Do Your Part Recycling Co is celebrating 15 years of its operation in Terrace this May. (Binny Paul/Terrace Standard)

Do Your Part Recycling Co is celebrating 15 years of its operation in Terrace this May. (Binny Paul/Terrace Standard)

How a homegrown Terrace business became a vital cog in the regional recycling initiative

Do Your Part Recycling owner Kasey Lewis on how they started 15 years ago

The idea of Do Your Part (DYP) Recycling Co. was conceived by Kasey Lewis when she was driving back to Terrace from Vancouver after running a half marathon in 2006.

“I realized that people would pay me to recycle for them,” said Lewis. Back then, recycling was not as established in Terrace as it was in other cities. So Lewis and Heather Truhn – her former business partner – started DYP recycling as a small scale operation with one mini van and space in a garage.

To help spread the message the two young moms – back then in their mid-20s – went jogging from door to door in Terrace dropping off pamphlets announcing their recycling venture.

At first they had 35 clients sign up and within a couple months that organically grew to 200, says Lewis.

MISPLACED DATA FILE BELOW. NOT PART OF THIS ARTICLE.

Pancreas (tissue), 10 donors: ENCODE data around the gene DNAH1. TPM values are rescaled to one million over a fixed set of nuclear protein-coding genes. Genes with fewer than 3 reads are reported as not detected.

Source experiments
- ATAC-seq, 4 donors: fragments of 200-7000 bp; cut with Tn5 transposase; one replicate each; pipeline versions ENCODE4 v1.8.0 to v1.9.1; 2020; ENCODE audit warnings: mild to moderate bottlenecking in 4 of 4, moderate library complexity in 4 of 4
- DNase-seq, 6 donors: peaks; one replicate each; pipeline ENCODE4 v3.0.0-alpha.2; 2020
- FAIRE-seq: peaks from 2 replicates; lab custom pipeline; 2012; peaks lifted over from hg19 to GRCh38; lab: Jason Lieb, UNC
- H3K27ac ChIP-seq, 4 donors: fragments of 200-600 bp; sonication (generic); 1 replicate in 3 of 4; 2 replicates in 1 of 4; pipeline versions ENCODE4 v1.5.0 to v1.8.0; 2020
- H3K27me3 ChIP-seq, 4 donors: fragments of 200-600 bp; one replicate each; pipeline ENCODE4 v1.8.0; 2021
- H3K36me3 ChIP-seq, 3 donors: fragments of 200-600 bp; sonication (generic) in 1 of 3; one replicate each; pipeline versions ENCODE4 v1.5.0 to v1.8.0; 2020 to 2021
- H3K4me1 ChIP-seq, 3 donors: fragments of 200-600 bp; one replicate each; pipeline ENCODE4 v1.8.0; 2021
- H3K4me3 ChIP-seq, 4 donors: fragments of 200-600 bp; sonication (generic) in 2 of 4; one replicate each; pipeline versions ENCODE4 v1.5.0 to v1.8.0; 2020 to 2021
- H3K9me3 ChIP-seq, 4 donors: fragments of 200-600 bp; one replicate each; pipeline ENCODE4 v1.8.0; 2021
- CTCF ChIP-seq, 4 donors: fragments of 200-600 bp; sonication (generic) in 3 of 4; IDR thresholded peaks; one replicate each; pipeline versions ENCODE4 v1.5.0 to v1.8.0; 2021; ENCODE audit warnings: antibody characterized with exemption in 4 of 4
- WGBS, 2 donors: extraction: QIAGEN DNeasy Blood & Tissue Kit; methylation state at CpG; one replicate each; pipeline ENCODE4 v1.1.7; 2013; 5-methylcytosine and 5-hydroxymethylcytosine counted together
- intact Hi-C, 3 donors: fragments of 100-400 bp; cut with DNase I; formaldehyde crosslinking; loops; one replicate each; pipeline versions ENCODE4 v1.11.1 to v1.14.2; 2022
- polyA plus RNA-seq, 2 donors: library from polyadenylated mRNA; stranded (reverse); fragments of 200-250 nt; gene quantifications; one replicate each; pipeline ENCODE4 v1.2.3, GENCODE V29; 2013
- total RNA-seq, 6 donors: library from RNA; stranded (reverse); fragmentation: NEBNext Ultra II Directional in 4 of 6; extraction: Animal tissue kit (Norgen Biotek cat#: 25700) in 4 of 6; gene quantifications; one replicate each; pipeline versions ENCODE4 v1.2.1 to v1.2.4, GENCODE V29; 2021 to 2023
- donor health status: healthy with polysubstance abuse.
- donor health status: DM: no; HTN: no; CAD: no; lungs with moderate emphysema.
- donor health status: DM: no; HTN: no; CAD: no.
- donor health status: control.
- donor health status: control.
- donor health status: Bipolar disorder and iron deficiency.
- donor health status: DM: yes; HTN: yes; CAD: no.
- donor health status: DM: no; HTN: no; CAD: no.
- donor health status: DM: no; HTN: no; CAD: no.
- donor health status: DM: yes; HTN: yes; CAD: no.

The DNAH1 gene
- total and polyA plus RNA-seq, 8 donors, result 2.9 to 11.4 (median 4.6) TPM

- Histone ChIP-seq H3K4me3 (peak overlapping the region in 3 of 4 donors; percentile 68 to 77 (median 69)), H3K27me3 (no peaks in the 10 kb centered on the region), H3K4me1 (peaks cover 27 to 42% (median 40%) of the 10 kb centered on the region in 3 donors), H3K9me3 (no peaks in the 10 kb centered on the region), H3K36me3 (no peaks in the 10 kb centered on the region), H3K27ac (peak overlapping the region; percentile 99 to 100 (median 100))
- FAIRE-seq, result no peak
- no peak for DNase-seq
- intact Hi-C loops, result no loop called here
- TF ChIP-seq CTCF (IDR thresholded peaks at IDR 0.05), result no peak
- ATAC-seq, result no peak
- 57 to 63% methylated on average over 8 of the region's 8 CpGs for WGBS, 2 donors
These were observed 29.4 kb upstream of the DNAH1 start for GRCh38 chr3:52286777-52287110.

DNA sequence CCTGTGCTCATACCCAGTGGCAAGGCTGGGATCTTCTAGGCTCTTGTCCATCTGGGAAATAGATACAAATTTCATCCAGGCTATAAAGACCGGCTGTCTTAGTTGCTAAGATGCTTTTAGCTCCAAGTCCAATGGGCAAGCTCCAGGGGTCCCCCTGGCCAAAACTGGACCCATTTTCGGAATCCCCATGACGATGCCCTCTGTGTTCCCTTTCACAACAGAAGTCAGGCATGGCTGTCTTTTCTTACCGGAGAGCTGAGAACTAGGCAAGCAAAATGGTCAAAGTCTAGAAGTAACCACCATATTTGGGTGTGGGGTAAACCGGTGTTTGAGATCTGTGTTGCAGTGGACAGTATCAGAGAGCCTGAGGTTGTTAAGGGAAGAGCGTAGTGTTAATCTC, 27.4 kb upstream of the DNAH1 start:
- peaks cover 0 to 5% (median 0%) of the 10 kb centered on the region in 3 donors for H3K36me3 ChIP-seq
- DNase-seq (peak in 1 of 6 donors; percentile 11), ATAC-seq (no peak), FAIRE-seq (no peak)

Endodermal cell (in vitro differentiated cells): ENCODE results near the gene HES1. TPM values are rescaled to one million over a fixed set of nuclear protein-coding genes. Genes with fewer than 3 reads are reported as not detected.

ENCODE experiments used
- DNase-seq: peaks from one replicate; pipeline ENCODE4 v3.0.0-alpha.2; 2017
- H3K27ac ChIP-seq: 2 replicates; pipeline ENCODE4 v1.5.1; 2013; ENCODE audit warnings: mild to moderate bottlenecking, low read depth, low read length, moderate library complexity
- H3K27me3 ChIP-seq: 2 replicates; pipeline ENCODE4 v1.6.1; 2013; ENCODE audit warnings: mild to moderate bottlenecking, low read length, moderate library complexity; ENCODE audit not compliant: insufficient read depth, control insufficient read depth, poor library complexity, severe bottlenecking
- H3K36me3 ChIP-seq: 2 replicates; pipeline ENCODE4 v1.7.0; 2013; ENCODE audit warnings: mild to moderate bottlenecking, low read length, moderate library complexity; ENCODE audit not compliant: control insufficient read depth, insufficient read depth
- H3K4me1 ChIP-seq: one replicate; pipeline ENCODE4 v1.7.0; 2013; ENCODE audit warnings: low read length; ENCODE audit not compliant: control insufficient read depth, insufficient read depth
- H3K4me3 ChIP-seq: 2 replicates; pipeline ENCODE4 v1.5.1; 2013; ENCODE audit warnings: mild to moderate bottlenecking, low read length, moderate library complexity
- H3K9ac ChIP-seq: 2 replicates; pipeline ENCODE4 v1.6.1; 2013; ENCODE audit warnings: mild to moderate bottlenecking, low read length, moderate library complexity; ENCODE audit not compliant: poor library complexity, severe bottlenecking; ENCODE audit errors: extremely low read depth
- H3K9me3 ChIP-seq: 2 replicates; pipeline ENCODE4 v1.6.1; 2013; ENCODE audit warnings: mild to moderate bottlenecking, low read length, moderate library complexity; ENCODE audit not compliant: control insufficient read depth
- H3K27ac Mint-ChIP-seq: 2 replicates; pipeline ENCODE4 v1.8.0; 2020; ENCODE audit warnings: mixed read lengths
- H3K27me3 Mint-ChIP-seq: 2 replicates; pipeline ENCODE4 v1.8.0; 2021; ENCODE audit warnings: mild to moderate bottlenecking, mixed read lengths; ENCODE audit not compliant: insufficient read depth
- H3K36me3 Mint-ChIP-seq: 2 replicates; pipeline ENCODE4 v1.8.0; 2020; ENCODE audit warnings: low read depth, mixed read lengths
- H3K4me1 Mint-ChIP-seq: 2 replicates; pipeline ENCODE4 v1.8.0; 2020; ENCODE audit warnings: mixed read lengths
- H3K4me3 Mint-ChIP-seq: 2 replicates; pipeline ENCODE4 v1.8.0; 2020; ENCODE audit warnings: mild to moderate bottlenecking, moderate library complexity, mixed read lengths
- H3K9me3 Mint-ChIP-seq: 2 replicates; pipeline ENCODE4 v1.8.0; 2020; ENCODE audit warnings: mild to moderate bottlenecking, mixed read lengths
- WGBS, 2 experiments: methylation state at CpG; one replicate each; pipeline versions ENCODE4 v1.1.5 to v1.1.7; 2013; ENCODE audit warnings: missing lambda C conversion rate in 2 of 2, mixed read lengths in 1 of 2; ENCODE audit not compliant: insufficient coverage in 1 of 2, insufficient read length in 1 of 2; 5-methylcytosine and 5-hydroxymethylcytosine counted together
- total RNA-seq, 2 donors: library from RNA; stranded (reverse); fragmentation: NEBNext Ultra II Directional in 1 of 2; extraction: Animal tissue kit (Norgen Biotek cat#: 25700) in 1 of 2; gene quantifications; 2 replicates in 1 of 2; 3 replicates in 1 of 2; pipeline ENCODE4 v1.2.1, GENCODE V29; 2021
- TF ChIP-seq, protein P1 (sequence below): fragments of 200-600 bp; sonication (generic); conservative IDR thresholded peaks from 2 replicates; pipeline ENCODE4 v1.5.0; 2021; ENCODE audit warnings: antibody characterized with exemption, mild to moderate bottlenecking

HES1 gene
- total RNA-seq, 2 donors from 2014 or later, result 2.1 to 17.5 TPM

The community took well to the idea of recycling, says Lewis.

“We asked everyone to clean their products and put it in a bag outside on their curb.”

As the operations grew, they got a truck to collect the recyclables and after six months they went on to get a warehouse in town.

The first two years they took the items they collected to Prince Rupert or Kitimat and then eventually started shipping it to material recovery facilities in Surrey and Calgary.

Today, DYP Recycling Co is the largest processing facility in the northwest and has 10 full-time staff.

“We handle almost 200 tonnes of recyclables a month,” said Lewis. This also includes contracts with industrial and residential projects in northwest, including Brucejack mines, LNG Canada and the Regional District of Kitimat-Stikine among others.

On Saturday, May 15 the company celebrates its 15th anniversary and looking back, Lewis feels that the concept of recycling has caught on well.

“It’s a generational habit that children picked up as they watched their parents actively recycle products,” says Lewis.

And younger people now coming to Terrace are bringing a recycling commitment with them, she said.

Recycling

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